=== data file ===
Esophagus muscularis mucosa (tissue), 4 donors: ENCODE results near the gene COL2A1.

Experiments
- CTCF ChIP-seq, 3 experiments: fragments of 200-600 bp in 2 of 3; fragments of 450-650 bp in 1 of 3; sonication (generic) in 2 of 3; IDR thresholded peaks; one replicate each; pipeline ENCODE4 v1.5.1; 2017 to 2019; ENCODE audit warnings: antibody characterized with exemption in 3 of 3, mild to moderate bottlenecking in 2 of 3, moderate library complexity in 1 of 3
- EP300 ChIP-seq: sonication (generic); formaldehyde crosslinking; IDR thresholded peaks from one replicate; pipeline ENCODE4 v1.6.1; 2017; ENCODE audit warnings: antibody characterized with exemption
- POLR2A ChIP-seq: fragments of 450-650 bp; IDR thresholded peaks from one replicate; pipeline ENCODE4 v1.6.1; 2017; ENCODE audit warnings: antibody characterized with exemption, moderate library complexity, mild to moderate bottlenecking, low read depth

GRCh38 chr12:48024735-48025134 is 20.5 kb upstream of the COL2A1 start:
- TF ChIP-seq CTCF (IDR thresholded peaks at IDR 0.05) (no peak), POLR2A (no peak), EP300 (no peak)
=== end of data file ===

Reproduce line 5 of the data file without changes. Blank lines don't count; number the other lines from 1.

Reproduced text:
- POLR2A ChIP-seq: fragments of 450-650 bp; IDR thresholded peaks from one replicate; pipeline ENCODE4 v1.6.1; 2017; ENCODE audit warnings: antibody characterized with exemption, moderate library complexity, mild to moderate bottlenecking, low read depth